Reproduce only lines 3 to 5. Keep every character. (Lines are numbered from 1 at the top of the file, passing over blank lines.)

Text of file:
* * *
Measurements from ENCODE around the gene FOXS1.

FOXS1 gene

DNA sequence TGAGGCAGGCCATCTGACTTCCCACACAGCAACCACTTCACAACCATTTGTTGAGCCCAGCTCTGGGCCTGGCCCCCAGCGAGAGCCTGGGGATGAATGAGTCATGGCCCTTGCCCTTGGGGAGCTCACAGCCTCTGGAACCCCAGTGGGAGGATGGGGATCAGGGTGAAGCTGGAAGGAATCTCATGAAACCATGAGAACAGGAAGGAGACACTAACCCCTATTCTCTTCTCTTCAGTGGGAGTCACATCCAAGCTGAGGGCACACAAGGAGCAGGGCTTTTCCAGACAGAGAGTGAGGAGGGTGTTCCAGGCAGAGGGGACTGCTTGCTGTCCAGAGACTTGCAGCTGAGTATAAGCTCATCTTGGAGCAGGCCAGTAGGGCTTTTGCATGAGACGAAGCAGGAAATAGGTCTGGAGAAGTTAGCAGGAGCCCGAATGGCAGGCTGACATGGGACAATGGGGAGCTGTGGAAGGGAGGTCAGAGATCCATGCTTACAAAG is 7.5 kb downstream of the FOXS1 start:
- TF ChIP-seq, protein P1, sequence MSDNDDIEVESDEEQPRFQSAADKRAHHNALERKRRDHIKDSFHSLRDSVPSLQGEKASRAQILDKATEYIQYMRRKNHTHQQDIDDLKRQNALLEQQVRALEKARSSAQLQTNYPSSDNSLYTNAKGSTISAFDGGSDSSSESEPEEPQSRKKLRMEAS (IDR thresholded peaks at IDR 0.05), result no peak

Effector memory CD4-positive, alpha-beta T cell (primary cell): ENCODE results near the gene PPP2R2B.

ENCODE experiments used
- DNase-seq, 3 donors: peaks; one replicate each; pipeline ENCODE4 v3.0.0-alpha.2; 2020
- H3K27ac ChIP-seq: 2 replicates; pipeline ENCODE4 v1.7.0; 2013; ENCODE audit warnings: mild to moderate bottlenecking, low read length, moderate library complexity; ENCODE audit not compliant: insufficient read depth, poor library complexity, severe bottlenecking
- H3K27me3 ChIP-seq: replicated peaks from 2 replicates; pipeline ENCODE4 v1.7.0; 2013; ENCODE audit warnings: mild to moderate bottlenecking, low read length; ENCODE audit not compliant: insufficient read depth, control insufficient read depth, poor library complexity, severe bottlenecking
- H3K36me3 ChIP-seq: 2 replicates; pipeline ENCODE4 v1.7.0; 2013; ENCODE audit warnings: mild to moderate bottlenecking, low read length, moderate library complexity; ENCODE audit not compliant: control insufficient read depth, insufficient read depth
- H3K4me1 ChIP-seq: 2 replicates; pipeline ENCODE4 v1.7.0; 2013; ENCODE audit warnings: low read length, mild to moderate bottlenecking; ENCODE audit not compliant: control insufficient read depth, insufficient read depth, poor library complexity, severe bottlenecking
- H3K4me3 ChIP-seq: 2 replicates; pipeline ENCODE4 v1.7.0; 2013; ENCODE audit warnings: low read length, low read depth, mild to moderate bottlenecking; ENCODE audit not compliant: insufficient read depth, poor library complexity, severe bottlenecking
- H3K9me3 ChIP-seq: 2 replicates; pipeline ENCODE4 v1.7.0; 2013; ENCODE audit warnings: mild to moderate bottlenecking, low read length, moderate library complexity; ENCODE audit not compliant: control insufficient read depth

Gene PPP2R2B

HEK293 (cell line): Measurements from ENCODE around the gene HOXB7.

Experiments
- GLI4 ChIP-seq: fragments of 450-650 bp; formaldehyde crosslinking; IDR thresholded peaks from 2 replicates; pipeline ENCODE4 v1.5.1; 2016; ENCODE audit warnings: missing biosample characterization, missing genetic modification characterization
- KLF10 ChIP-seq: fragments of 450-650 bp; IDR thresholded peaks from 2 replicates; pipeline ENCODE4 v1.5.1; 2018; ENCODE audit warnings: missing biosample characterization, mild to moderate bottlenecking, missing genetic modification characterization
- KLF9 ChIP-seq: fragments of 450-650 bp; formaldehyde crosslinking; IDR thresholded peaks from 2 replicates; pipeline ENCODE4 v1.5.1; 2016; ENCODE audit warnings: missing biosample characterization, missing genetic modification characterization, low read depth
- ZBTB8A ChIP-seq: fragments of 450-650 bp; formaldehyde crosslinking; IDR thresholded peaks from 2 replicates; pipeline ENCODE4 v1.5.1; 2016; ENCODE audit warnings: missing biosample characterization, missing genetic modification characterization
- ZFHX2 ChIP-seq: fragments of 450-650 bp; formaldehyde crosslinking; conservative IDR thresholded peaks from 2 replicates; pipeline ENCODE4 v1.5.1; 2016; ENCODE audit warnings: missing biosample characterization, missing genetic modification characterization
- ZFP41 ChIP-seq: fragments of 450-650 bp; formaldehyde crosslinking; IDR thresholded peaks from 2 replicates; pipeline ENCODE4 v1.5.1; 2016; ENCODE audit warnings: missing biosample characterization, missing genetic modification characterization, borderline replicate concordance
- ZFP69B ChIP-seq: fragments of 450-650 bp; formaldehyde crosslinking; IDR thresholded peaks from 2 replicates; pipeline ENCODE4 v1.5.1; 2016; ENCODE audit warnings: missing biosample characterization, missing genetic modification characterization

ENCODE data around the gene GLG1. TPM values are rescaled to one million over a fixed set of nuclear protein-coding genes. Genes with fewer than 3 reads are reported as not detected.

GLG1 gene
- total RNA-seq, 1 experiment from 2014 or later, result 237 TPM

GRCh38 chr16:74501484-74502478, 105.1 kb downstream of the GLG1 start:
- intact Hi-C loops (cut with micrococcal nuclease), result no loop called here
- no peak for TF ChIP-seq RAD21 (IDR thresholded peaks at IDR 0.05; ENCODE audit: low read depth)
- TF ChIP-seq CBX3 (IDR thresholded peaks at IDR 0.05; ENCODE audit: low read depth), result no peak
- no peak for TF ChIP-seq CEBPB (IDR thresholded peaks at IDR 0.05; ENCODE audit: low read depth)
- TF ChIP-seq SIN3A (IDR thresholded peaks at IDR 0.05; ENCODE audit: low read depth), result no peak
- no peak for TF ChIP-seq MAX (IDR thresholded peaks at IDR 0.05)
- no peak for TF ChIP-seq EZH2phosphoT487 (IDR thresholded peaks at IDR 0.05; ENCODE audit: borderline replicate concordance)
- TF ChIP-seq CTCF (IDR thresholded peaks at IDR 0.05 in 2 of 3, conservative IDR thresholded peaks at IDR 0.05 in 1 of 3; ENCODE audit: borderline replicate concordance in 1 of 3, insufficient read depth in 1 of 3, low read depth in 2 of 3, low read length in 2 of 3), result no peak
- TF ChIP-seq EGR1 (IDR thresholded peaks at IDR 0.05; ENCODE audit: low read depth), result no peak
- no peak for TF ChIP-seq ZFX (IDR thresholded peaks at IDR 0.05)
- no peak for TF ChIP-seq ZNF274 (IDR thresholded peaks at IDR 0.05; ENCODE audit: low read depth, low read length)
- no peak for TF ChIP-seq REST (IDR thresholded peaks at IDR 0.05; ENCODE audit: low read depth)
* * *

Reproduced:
DNA sequence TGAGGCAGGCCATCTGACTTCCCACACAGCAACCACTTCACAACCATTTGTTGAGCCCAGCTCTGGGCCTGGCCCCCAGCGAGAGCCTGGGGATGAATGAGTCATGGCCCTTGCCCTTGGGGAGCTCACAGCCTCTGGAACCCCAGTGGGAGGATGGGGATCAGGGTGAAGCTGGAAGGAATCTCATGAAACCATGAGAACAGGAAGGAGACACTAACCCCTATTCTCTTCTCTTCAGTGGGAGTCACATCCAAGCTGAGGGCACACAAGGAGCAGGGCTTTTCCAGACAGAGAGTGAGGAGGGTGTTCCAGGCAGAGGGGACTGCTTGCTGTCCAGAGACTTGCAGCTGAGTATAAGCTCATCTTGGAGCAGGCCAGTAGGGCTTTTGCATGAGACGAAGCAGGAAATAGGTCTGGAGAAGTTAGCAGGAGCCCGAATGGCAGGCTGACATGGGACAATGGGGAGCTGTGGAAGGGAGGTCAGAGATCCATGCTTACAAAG is 7.5 kb downstream of the FOXS1 start:
- TF ChIP-seq, protein P1, sequence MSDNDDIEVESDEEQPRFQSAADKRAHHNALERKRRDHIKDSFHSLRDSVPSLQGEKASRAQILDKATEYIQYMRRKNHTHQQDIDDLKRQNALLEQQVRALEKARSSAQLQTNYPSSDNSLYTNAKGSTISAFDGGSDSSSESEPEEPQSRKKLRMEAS (IDR thresholded peaks at IDR 0.05), result no peak

Effector memory CD4-positive, alpha-beta T cell (primary cell): ENCODE results near the gene PPP2R2B.